The Greater Kanawha Valley Foundation is one of 30 groups featured in a national report released on Monday by The Democracy Collaborative called “A New Anchor Mission for a New Century: Community Foundations Deploying All Resources to Build Community Wealth.”
The local group is part of what The Democracy Collaborative, based in Takoma Park, Md, calls the “Innovative 30” -- local, community-based foundations trying to play major roles in building stronger local economies.
The new Democracy Collaborative report says the Greater Kanawha Valley Foundation “sees its work in economic development as taking place across a continuum…. TGKVF organized all of its grant making around the notion of building multiple forms of local wealth.
“Wealth is about more than dollars. It’s also the social capital of connections, the individual capital of skills, the intellectual capital of new ways of operating, the natural capital of health ecosystems.”
Becky Ceperley, TGKVF’s president and CEO, said, “One of the big things we do is use the creation of wealth as one of the indicators of success.
“That means more than financial wealth. We need people to trust each other. We need to look at our infrastructure, education and the health of individuals in our communities so they can progress to their best. We need a creative atmosphere.”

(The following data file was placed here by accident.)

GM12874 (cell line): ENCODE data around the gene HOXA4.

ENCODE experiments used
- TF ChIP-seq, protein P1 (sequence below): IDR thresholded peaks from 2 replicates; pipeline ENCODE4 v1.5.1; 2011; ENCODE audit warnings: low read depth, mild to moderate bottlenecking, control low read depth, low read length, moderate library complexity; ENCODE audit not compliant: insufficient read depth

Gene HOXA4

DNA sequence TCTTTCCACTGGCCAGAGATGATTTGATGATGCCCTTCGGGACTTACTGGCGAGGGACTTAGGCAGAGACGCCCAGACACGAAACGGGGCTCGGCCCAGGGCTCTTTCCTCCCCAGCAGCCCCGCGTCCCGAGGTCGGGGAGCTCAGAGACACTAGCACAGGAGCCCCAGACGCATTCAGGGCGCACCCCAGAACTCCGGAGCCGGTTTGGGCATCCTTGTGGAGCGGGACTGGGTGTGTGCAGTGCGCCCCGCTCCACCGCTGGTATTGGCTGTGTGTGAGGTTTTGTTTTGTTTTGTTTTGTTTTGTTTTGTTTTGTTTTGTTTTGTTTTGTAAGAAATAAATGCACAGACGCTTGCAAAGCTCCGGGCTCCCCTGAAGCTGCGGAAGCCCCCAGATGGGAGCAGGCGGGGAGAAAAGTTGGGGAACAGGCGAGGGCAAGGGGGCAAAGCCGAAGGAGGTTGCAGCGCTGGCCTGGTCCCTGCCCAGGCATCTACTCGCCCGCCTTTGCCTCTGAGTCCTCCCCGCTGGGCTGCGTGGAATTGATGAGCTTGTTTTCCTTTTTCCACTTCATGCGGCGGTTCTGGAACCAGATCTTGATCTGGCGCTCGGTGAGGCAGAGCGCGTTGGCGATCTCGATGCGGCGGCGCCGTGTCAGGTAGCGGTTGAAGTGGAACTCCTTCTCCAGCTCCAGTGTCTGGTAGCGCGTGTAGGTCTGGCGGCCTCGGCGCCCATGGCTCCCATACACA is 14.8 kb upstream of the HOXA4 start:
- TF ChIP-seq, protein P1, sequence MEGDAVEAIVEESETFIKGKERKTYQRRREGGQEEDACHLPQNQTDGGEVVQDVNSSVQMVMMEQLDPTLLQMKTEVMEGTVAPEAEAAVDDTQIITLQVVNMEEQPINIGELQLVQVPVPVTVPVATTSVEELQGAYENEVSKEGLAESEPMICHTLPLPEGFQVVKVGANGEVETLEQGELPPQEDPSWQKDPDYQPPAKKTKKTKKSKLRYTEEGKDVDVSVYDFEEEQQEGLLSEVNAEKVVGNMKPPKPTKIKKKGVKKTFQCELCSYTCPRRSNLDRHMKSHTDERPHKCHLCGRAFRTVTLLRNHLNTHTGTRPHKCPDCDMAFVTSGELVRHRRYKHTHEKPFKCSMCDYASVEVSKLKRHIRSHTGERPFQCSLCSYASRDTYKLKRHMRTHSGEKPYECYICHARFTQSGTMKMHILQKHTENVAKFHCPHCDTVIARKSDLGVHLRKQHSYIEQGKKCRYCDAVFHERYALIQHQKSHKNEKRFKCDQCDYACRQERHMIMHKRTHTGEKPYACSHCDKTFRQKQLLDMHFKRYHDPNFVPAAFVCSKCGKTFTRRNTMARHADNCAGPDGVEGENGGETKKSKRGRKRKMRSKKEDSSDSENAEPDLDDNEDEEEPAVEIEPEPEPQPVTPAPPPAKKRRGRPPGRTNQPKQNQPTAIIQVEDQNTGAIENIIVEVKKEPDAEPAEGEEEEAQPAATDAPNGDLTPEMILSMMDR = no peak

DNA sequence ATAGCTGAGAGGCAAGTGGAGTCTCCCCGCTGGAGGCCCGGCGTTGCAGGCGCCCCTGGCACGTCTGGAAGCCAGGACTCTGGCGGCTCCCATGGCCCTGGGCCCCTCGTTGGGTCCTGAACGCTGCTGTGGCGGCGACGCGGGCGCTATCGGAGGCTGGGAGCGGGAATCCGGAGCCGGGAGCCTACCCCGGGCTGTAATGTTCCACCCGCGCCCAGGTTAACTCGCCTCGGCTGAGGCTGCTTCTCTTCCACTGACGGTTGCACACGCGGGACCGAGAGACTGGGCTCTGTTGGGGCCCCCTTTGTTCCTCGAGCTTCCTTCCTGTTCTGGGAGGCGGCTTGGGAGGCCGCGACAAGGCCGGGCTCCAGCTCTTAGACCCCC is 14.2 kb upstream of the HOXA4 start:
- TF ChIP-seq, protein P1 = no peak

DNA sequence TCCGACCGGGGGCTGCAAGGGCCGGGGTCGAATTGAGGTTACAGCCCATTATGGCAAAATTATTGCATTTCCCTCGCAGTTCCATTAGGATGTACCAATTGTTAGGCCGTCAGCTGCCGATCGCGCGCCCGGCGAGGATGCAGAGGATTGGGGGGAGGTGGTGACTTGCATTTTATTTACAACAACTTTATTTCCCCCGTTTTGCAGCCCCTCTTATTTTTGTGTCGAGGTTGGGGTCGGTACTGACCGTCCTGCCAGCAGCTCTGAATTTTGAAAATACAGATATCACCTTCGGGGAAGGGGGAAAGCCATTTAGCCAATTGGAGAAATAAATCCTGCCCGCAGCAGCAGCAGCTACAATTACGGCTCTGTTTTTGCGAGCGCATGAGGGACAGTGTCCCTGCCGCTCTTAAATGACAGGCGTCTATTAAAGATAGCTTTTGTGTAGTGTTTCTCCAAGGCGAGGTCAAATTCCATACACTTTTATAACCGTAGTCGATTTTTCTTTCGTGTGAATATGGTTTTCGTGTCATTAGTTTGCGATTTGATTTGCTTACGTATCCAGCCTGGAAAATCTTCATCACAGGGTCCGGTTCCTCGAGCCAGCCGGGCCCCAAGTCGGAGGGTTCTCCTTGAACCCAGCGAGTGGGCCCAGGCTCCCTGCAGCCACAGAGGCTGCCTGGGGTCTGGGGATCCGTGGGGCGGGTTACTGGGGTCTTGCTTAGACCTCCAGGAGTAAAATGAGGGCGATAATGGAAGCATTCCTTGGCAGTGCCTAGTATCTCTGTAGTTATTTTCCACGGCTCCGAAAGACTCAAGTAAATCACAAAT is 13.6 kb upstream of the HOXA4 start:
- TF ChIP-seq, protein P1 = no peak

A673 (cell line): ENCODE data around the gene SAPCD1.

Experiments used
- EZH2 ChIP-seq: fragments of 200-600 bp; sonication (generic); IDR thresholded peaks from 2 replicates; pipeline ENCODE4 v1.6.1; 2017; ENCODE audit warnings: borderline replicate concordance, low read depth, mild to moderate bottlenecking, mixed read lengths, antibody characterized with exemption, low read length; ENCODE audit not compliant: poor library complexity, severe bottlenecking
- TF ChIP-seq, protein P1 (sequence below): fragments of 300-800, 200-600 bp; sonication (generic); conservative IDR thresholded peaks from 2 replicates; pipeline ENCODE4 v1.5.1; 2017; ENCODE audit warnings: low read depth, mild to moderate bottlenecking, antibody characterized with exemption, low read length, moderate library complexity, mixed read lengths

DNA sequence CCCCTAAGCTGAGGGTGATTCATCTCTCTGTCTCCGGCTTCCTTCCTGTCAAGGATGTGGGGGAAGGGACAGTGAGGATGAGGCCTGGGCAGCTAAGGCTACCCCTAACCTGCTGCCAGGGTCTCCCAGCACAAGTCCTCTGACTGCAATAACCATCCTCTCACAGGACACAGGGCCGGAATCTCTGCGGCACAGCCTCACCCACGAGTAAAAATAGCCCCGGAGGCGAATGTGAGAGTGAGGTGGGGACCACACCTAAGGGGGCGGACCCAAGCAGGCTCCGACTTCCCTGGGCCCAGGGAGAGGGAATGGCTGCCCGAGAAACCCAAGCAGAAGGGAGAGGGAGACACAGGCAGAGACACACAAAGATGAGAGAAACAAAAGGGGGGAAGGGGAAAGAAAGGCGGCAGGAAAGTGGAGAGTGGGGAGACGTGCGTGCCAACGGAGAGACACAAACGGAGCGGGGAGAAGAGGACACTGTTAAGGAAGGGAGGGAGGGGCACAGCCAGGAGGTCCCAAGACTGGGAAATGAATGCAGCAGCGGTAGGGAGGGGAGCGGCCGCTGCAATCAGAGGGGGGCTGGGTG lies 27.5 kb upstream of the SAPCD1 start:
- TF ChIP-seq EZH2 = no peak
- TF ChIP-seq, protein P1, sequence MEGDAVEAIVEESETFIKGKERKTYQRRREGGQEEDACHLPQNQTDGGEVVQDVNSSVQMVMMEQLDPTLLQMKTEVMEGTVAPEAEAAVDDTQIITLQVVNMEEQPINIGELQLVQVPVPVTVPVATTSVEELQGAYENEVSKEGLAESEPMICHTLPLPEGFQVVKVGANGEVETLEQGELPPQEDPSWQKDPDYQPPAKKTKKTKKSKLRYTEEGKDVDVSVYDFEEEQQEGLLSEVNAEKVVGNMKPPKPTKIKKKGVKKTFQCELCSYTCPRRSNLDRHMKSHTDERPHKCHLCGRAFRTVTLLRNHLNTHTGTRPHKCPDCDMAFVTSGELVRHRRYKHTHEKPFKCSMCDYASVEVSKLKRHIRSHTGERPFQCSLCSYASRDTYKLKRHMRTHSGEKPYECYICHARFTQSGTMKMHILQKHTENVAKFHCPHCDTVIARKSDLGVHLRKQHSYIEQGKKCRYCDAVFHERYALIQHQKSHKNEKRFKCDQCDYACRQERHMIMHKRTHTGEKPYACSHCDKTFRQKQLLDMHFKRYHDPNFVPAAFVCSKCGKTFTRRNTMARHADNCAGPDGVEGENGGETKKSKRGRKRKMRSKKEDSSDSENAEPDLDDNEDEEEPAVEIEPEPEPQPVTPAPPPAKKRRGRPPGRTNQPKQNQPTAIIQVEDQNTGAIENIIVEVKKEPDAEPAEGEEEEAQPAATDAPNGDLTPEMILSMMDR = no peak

Ceperley said, “When you develop all of those types of wealth, that make a community thrive. Rather than just funding folks that are doing things, we are looking at how our partners, that we fund, are working to create these forms of wealth.
“We’ve been working in partnership with CAMC [Charleston Area Medical Center] and some local farmers to get farmers to grow produce and sell it to CAMC. Farmers have a good market since they can grow. And the hospital gets great local foods,” Ceperley said.
“Rural places also have health care clinics. We want them to look at whether they can buy things from farmers locally and not from distributors.
“With Project West Invest, we are working with the city of Charleston and CURA [Charleston Urban Renewal Authority] to provide finding so police officers can buy homes on the West Side,” Ceperley added.
“We are also looking at putting additional money into the West Side next year to help improve and more economic growth in that area.”
The new Democracy Collaborative report calls community foundations “anchor institutions” that are “highly unlikely to abandon the communities in which they reside.”
Community foundations can also play a major role in countering “deeply entrenched economic problems like inequality and unemployment,” the report states.